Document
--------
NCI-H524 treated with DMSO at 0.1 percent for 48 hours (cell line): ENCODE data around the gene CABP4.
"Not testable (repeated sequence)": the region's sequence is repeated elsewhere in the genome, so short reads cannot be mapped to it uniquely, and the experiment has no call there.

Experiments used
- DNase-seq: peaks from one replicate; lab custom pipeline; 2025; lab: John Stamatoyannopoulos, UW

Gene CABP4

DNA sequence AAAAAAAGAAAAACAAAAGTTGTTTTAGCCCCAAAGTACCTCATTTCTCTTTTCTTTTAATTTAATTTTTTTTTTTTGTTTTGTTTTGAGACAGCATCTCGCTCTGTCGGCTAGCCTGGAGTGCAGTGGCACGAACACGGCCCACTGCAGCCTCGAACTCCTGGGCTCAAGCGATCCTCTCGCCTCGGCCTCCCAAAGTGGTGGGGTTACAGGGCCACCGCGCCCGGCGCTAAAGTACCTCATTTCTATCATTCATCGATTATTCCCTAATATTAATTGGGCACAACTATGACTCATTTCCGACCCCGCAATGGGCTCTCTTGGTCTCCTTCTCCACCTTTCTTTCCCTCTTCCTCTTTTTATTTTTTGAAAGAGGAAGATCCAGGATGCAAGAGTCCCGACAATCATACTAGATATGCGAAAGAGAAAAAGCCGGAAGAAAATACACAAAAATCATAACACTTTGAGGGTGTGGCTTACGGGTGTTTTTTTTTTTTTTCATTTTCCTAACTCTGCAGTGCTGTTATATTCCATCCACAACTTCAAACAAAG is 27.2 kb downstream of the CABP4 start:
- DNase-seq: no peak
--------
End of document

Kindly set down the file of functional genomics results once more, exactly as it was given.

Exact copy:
NCI-H524 treated with DMSO at 0.1 percent for 48 hours (cell line): ENCODE data around the gene CABP4.
"Not testable (repeated sequence)": the region's sequence is repeated elsewhere in the genome, so short reads cannot be mapped to it uniquely, and the experiment has no call there.

Experiments used
- DNase-seq: peaks from one replicate; lab custom pipeline; 2025; lab: John Stamatoyannopoulos, UW

Gene CABP4

DNA sequence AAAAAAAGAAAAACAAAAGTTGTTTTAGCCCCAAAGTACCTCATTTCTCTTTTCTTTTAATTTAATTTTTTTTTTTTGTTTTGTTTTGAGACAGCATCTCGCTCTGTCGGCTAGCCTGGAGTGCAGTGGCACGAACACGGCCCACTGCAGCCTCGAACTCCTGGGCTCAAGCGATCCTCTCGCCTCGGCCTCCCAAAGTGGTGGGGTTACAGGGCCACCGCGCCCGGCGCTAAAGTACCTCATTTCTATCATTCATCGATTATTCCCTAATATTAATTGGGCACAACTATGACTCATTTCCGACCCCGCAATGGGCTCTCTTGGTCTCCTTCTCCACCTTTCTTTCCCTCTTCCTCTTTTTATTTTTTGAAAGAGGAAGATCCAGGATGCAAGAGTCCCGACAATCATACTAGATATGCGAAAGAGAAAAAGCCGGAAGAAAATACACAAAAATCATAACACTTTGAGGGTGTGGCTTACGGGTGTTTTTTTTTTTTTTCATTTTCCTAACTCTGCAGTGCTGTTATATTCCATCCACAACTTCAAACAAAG is 27.2 kb downstream of the CABP4 start:
- DNase-seq: no peak